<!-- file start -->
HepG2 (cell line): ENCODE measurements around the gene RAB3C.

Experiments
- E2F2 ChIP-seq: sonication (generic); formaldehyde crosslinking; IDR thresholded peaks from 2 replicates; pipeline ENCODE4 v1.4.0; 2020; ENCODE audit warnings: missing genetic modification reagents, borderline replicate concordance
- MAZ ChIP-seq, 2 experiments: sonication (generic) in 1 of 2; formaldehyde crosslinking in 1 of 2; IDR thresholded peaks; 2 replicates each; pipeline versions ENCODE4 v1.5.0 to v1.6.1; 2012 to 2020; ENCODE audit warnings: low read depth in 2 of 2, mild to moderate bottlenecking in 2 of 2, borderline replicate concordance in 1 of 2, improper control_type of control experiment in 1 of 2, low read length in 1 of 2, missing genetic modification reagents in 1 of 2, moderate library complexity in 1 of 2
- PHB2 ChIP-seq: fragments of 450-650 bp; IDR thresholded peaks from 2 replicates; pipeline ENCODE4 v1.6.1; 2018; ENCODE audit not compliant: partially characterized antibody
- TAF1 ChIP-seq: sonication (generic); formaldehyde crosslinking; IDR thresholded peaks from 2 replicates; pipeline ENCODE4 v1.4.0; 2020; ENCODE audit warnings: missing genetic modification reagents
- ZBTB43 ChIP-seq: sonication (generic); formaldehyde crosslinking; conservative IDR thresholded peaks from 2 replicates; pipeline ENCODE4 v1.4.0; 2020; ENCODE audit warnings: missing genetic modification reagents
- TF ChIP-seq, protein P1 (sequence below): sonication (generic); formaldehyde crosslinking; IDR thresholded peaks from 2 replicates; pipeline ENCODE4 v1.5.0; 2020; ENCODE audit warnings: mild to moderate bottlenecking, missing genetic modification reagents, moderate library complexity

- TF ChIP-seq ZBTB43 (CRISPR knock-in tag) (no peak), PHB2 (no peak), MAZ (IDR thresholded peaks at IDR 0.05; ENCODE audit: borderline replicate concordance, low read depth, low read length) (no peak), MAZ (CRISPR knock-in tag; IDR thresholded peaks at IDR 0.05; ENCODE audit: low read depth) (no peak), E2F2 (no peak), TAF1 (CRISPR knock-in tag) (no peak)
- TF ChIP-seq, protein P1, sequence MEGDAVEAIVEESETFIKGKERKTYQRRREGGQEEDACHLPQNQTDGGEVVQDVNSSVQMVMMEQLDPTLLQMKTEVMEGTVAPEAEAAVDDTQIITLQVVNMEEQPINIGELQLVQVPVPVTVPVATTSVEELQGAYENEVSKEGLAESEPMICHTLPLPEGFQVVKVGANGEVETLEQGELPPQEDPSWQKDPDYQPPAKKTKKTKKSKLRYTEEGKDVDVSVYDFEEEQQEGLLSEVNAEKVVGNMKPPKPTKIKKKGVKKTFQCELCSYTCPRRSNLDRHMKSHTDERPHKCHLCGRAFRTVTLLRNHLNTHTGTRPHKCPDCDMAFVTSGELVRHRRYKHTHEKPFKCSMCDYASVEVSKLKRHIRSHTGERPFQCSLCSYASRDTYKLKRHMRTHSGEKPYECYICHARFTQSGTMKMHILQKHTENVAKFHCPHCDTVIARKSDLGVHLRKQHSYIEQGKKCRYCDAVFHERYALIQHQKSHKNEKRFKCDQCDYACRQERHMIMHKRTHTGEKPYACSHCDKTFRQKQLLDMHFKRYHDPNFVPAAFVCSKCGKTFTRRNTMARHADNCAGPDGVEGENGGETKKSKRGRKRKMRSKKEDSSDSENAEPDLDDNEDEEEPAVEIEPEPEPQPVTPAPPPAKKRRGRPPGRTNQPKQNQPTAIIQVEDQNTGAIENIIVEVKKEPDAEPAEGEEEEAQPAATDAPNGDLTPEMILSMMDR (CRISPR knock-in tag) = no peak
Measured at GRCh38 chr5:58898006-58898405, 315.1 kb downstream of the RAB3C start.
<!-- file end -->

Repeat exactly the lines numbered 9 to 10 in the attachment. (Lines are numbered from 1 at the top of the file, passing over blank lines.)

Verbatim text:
- TF ChIP-seq ZBTB43 (CRISPR knock-in tag) (no peak), PHB2 (no peak), MAZ (IDR thresholded peaks at IDR 0.05; ENCODE audit: borderline replicate concordance, low read depth, low read length) (no peak), MAZ (CRISPR knock-in tag; IDR thresholded peaks at IDR 0.05; ENCODE audit: low read depth) (no peak), E2F2 (no peak), TAF1 (CRISPR knock-in tag) (no peak)
- TF ChIP-seq, protein P1, sequence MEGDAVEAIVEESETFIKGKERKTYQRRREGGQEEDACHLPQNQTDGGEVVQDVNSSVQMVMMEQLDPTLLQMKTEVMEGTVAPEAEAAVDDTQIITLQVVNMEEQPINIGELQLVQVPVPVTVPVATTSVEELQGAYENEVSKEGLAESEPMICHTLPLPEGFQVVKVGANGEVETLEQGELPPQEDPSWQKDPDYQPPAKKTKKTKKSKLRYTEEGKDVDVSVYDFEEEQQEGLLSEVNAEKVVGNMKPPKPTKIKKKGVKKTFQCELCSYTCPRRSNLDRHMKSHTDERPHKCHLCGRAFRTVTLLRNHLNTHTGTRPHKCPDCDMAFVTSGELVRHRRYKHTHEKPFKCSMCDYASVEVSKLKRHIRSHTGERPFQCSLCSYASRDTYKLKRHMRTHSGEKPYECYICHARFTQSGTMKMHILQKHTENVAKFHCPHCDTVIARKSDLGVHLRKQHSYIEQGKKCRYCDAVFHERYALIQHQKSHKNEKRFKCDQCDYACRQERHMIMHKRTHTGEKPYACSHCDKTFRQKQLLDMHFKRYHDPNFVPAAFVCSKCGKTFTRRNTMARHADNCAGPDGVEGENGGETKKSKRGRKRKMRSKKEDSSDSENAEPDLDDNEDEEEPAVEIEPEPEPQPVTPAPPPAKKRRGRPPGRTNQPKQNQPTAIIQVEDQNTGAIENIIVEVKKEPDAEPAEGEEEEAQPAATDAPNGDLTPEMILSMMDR (CRISPR knock-in tag) = no peak